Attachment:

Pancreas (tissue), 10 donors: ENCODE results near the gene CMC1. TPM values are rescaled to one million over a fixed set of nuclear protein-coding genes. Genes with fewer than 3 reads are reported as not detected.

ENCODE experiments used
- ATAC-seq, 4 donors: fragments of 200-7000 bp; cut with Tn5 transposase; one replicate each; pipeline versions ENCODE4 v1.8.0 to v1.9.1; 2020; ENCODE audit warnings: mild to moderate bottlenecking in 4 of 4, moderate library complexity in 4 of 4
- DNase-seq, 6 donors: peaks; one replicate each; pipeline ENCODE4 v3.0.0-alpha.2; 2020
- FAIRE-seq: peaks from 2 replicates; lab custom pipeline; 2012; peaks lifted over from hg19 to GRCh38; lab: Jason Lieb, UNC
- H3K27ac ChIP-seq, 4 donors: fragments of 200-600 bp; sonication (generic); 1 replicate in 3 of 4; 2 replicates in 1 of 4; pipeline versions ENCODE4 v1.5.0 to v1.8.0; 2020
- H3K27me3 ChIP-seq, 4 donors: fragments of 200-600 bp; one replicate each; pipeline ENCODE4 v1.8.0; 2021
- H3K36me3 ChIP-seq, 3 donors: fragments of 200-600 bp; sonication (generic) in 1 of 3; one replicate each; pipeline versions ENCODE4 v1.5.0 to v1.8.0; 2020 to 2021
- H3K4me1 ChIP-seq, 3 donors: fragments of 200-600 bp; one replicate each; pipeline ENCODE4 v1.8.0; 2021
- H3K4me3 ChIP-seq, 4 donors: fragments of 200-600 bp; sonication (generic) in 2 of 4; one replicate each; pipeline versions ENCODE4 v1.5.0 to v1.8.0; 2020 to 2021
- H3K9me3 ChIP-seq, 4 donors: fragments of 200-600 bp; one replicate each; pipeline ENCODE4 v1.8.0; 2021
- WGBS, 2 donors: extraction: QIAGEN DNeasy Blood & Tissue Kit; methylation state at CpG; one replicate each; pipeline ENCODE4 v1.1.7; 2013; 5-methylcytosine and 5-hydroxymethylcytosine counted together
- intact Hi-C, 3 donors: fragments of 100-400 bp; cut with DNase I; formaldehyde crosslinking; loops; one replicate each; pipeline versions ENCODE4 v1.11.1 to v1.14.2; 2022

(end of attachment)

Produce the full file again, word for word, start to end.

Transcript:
Pancreas (tissue), 10 donors: ENCODE results near the gene CMC1. TPM values are rescaled to one million over a fixed set of nuclear protein-coding genes. Genes with fewer than 3 reads are reported as not detected.

ENCODE experiments used
- ATAC-seq, 4 donors: fragments of 200-7000 bp; cut with Tn5 transposase; one replicate each; pipeline versions ENCODE4 v1.8.0 to v1.9.1; 2020; ENCODE audit warnings: mild to moderate bottlenecking in 4 of 4, moderate library complexity in 4 of 4
- DNase-seq, 6 donors: peaks; one replicate each; pipeline ENCODE4 v3.0.0-alpha.2; 2020
- FAIRE-seq: peaks from 2 replicates; lab custom pipeline; 2012; peaks lifted over from hg19 to GRCh38; lab: Jason Lieb, UNC
- H3K27ac ChIP-seq, 4 donors: fragments of 200-600 bp; sonication (generic); 1 replicate in 3 of 4; 2 replicates in 1 of 4; pipeline versions ENCODE4 v1.5.0 to v1.8.0; 2020
- H3K27me3 ChIP-seq, 4 donors: fragments of 200-600 bp; one replicate each; pipeline ENCODE4 v1.8.0; 2021
- H3K36me3 ChIP-seq, 3 donors: fragments of 200-600 bp; sonication (generic) in 1 of 3; one replicate each; pipeline versions ENCODE4 v1.5.0 to v1.8.0; 2020 to 2021
- H3K4me1 ChIP-seq, 3 donors: fragments of 200-600 bp; one replicate each; pipeline ENCODE4 v1.8.0; 2021
- H3K4me3 ChIP-seq, 4 donors: fragments of 200-600 bp; sonication (generic) in 2 of 4; one replicate each; pipeline versions ENCODE4 v1.5.0 to v1.8.0; 2020 to 2021
- H3K9me3 ChIP-seq, 4 donors: fragments of 200-600 bp; one replicate each; pipeline ENCODE4 v1.8.0; 2021
- WGBS, 2 donors: extraction: QIAGEN DNeasy Blood & Tissue Kit; methylation state at CpG; one replicate each; pipeline ENCODE4 v1.1.7; 2013; 5-methylcytosine and 5-hydroxymethylcytosine counted together
- intact Hi-C, 3 donors: fragments of 100-400 bp; cut with DNase I; formaldehyde crosslinking; loops; one replicate each; pipeline versions ENCODE4 v1.11.1 to v1.14.2; 2022